Usually when I get up early on a Sunday and head on out, it's because of another day of food-and-anime with The Anime King. Yesterday, I did indeed get up early...in fact, it was the earliest I'd ever been up on a Sunday in Toronto at 6:30 a.m.....but it wasn't for my good friend. Instead, it was for the argument of Intelligent Design!
I'm not a religious person at all. Never have been, never will be. But my fine sister-in-law is very much so. We've gotten along well with no problems, though, and we've barely touched upon the topic that separates us. However, a few weeks ago, she informed me about a series of lectures that Dr. Michael Behe was giving at places like the University of Toronto, and asked me if I would be interested in taking a look at one of them. Well, I was a bit intrigued about what Intelligent Design was all about, although I was pretty confident that my religious non-beliefs would not be swayed.
And so yesterday, my brother and my bleary-eyed self went to a Richmond Hill community church gym to hear this professor from Pennsylvania give this talk. My brother had been expecting a lot of the dyed-in-the-wool middle-aged and elderly folks just to show up, but to his surprise, half of the audience was quite a bit younger than us. In any case, Dr. Behe gave a talk on his concept of Irreducible Complexity which explains that some systems are so complex that they cannot be broken down into simpler units....he used the common mouse trap as an analogy for the common cell. Why can the cell function with its parts such as mitochondria or cilia? Obviously having given this talk so often and so long, his delivery was as smooth as silk, bringing in some pop cultural references such as "Calvin & Hobbes", "The Far Side" and even the "Ghostbusters" logo. He also spoke of that famous sci-fi trope of individual cells being microscopic organic machines. And yes, he did hint at the firestorm of controversy between Intelligent Design and Darwinism, likening the lot of Designers to life in the old Soviet Union.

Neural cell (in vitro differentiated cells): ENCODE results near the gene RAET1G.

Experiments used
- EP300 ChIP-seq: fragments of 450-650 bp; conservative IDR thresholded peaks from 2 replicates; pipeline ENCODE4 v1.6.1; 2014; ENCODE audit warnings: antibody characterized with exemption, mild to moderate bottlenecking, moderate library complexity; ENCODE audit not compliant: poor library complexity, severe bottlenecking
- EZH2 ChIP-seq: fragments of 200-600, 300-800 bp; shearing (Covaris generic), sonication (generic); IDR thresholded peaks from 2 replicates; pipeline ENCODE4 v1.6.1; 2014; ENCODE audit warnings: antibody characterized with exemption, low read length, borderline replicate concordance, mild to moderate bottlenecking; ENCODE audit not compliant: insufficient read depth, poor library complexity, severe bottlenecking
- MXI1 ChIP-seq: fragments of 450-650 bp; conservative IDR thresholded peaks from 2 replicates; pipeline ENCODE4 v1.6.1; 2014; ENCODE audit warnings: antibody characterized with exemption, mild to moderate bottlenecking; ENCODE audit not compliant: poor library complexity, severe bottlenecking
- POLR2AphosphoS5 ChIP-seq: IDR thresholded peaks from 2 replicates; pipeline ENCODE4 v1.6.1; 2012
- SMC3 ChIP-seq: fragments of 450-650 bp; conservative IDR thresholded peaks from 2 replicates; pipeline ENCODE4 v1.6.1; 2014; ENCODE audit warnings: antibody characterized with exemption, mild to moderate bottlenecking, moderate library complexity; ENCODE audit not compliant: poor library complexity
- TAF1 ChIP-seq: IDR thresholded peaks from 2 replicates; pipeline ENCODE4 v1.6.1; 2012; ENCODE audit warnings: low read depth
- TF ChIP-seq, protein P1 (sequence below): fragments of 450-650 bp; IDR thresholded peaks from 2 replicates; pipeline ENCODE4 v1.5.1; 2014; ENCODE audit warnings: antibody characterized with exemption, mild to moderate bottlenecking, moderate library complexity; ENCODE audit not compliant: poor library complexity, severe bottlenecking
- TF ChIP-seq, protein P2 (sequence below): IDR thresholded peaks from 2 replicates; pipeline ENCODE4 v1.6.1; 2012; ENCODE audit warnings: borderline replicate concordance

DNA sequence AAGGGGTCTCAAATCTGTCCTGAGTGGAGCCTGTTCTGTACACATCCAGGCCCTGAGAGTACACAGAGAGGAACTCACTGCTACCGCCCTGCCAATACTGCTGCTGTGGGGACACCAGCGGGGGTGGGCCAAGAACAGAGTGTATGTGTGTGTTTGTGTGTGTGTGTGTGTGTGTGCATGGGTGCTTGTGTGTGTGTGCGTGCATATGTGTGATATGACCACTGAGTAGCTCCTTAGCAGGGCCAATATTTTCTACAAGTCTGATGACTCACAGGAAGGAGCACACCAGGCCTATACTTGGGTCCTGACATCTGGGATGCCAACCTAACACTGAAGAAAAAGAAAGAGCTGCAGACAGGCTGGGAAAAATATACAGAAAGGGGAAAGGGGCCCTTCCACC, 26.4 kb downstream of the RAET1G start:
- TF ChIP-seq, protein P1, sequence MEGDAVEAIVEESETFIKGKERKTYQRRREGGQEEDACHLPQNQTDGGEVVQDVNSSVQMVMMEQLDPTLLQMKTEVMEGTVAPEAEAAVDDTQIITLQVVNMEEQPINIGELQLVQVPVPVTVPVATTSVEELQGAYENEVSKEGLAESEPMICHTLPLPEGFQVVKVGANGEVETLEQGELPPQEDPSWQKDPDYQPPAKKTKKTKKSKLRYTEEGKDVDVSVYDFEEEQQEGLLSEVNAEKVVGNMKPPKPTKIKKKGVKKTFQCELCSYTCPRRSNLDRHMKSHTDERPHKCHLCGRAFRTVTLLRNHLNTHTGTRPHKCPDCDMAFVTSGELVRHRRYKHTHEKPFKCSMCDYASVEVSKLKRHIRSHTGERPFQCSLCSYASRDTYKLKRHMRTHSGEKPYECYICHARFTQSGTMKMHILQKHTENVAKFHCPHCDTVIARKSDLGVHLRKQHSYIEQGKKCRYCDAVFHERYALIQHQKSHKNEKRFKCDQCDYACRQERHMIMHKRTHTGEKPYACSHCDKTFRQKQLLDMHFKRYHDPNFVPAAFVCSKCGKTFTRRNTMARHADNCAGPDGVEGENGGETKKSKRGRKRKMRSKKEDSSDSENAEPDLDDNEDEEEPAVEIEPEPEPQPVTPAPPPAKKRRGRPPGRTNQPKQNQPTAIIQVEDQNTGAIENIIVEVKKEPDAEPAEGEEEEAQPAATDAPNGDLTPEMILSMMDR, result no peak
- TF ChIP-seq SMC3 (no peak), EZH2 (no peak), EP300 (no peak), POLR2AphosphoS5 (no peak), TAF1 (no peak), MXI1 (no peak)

There were a few questions from the audience at the end of the talk but despite the host's proud assertions of some of the liveliness of the talks downtown, I think giving a talk involving a battle over the origins of life and biochemistry is never going to be an easy sell on a Sunday morning when people may not have had their coffee and bacon n' eggs. As for me, what I got from Dr. Behe's talk was that after nearly 2 centuries, Darwinism is getting slightly ragged and there are perhaps some holes forming in that quilt, but I'm not as eagerly willing to fill those holes with a divine solution as Dr. Behe has been. Perhaps there still are scientific explanations out there but not yet discovered. Maybe higher beings did come to this Earth millions of years ago and planned everything out, but I certainly won't say that they were supernatural ones. Another interesting observation is that Behe never directly said that God was responsible for creating things such as the parts of a cell, although the fact that he was speaking from the middle of a church intimated things clearly enough for me, at least.
Still, the good doctor seemed like the type to have a good friendly debate about this over a beer. If it hadn't been for the fact that the both of us were constrained by time, I probably would have approached him for a question or two afterwards.
Behe can be found anywhere on the Net, but here's one page: http://www.talkorigins.org/faqs/behe.html
And here's a YouTube of one of his lectures: